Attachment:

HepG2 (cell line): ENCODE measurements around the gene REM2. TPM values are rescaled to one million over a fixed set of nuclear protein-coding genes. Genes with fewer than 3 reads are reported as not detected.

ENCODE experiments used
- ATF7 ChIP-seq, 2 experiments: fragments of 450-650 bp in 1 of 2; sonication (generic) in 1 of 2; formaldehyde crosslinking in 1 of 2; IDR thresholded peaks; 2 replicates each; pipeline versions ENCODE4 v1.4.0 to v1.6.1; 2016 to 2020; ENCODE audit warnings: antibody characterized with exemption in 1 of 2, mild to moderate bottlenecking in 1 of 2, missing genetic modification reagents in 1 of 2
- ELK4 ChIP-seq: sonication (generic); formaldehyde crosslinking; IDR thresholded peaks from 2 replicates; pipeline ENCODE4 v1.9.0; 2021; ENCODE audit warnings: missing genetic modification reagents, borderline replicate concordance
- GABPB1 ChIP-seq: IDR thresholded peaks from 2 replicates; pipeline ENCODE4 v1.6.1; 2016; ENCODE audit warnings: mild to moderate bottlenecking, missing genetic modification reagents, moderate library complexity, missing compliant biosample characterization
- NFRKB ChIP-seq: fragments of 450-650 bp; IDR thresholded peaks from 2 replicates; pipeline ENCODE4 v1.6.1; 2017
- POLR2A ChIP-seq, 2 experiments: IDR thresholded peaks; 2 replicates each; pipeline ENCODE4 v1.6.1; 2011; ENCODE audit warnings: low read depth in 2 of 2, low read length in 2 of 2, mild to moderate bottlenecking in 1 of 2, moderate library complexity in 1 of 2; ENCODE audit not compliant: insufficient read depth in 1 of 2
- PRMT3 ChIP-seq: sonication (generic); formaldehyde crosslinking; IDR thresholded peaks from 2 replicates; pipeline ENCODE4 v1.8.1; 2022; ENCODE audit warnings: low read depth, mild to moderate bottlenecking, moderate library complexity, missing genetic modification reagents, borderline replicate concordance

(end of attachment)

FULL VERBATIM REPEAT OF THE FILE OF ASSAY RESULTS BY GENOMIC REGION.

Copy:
HepG2 (cell line): ENCODE measurements around the gene REM2. TPM values are rescaled to one million over a fixed set of nuclear protein-coding genes. Genes with fewer than 3 reads are reported as not detected.

ENCODE experiments used
- ATF7 ChIP-seq, 2 experiments: fragments of 450-650 bp in 1 of 2; sonication (generic) in 1 of 2; formaldehyde crosslinking in 1 of 2; IDR thresholded peaks; 2 replicates each; pipeline versions ENCODE4 v1.4.0 to v1.6.1; 2016 to 2020; ENCODE audit warnings: antibody characterized with exemption in 1 of 2, mild to moderate bottlenecking in 1 of 2, missing genetic modification reagents in 1 of 2
- ELK4 ChIP-seq: sonication (generic); formaldehyde crosslinking; IDR thresholded peaks from 2 replicates; pipeline ENCODE4 v1.9.0; 2021; ENCODE audit warnings: missing genetic modification reagents, borderline replicate concordance
- GABPB1 ChIP-seq: IDR thresholded peaks from 2 replicates; pipeline ENCODE4 v1.6.1; 2016; ENCODE audit warnings: mild to moderate bottlenecking, missing genetic modification reagents, moderate library complexity, missing compliant biosample characterization
- NFRKB ChIP-seq: fragments of 450-650 bp; IDR thresholded peaks from 2 replicates; pipeline ENCODE4 v1.6.1; 2017
- POLR2A ChIP-seq, 2 experiments: IDR thresholded peaks; 2 replicates each; pipeline ENCODE4 v1.6.1; 2011; ENCODE audit warnings: low read depth in 2 of 2, low read length in 2 of 2, mild to moderate bottlenecking in 1 of 2, moderate library complexity in 1 of 2; ENCODE audit not compliant: insufficient read depth in 1 of 2
- PRMT3 ChIP-seq: sonication (generic); formaldehyde crosslinking; IDR thresholded peaks from 2 replicates; pipeline ENCODE4 v1.8.1; 2022; ENCODE audit warnings: low read depth, mild to moderate bottlenecking, moderate library complexity, missing genetic modification reagents, borderline replicate concordance